Unlocking Jailhouse

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Picture one of California’s best climbing areas. A place with nearly a hundred routes, that is climbable through rainy winter days, and features some of the most difficult climbing in the state. Now, imagine the access to that amazing crag was in trouble of being closed. For nearly 20 years, Jailhouse Rock has struggled with access issues. But recently, thanks to a few individuals and a large amount of support from the climbing community, access to Jailhouse has been unlocked.

The Access Fund made a great video about unlocking the crag.

On November 16th of 2010, permanent protection and access to Jailhouse was secured thanks to the efforts of the Access Fund, and a 48 year old environmental lobbyist from El Cerrito, Tom Addison. Though climbers have been visiting Jailhouse since 1990, the crag and approach have always sat on access-sensitive private property. A short-term $100,000 Access Fund Land Conservation Campaign loan to the current landowners secured a conservation and access easement agreement.

When property owners first discovered that a handful of people were climbing on their land in the early ‘90s, they shut the crag down. Climbers, with legal assistance, worked to reach a tentative land use agreement, and a ‘no guidebook, no publicity’ policy was instated. Climbers remained wary and secrative about the crag, since they could be kicked out at any time.

Denise Miller, a 36 year old teacher from Auburn and devoted Jailhouse climber, talked about the agreement between the owners and the Access Fund saying, “It is a very positive act toward ensuring our access to such a great crag.”

Jailhouse, a 200-foot enduro-cave, boasts nearly a hundred showstopper routes, from 5.11+ warm-ups to Brad Johnson’s recent 5.14+, Yoga High. The best and largest concentration of grades is in the 5.13 range. The setting is pleasantly rural, and though the rock is admittedly fractured and scruffy looking, the athletic style of climbing is superb. Hummingbirds buzz between California fuchsias, pollinating the brightly colored flowers. The skies are filled with swallows, osprey, turkey vultures, hawks and crows. Horses graze the surrounding land and blue herons fish in the waters of nearby Tulloch Lake.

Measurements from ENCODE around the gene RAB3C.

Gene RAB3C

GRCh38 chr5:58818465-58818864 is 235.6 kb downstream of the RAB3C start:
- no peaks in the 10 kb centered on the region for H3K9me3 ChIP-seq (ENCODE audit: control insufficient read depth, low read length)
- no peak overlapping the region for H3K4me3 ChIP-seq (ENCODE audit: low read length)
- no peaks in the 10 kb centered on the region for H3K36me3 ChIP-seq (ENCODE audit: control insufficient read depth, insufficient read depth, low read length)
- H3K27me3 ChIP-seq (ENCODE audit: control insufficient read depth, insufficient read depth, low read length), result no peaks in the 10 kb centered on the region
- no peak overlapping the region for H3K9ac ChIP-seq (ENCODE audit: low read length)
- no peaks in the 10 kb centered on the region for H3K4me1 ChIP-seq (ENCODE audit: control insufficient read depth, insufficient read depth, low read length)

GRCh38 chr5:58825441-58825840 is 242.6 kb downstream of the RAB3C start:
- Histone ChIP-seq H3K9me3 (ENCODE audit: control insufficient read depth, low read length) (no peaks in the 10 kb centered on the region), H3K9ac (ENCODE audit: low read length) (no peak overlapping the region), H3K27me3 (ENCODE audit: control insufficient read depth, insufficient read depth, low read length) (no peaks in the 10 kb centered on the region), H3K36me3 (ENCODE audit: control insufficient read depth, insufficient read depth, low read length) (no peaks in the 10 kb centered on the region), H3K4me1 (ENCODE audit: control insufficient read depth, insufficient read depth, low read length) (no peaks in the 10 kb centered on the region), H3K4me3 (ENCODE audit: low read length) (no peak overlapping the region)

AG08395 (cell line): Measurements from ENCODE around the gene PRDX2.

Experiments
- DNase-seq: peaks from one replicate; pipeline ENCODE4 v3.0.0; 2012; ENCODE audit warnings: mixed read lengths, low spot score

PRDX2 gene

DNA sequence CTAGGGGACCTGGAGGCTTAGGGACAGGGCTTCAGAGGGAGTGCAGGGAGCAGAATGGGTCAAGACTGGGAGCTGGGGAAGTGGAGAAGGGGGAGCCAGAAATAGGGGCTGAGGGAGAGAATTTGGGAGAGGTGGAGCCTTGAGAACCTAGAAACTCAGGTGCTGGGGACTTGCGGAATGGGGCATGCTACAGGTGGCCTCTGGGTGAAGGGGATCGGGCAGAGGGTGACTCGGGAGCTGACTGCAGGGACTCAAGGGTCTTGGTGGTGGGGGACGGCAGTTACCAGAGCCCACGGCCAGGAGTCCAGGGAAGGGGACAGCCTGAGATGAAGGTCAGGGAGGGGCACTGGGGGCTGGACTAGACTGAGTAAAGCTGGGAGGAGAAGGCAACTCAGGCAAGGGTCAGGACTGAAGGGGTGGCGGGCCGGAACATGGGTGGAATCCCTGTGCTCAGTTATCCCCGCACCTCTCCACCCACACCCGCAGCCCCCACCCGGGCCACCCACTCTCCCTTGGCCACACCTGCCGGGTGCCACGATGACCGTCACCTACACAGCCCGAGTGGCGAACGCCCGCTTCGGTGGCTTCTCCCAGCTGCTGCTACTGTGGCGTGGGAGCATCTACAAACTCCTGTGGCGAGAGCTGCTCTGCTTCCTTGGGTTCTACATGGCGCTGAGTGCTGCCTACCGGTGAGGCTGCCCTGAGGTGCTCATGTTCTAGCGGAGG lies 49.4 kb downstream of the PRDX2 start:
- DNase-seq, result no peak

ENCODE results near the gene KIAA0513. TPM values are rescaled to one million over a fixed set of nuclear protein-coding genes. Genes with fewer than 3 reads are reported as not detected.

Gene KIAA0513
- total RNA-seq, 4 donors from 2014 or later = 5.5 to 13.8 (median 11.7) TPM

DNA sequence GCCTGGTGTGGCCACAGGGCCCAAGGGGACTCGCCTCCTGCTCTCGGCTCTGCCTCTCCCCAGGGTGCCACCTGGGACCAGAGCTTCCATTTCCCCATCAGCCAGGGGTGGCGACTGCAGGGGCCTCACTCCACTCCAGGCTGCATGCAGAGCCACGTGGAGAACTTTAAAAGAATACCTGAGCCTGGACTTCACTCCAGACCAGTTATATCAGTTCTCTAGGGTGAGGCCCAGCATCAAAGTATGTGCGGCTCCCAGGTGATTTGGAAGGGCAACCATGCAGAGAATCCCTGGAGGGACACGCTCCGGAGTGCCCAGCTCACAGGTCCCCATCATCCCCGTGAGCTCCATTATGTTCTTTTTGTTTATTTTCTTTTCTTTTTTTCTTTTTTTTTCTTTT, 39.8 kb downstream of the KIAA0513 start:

Craig McClenahan, in blue, climbing behind the waterfall on Soap on a Rope (5.12d).  

Word of a sport-climbing mother lode a mere two hours from Yosemite first traveled to Camp 4 in the early 1990s. Dave Schultz, a long-time Yosemite Valley climber, thrashed through poison oak above Tulloch Lake to stand in the enormous basalt cave. Schultz bolted a steep section of the wall ground-up, and began his long-time project Life Sentence (5.13b). Schultz continued the jail motif with the cliff’s first routes: Cell Block (5.13a), Iron Junkie (5.12c), and the classic Soap on a Rope (5.12d). The only route to top out the 200-foot crag is the Mountaineers’ Route, also known as Three Strikes (5.13b), which climbs the extension of the extension of Electric Chair (5.12d). It’s a seasonal rarity to see someone successfully escape Jailhouse and top out the wall.

“For over 2 decades, I’ve had a great time falling off routes at this cliff and I am delighted that tomorrows’ climbers will be able to enjoy this crag,” Addison said. Thanks to the Access Fund, Tom Addison, contributions by Touchstone Climbing, and the local community, climbers will have the opportunity to escape the steep walls of Jailhouse for many years to come.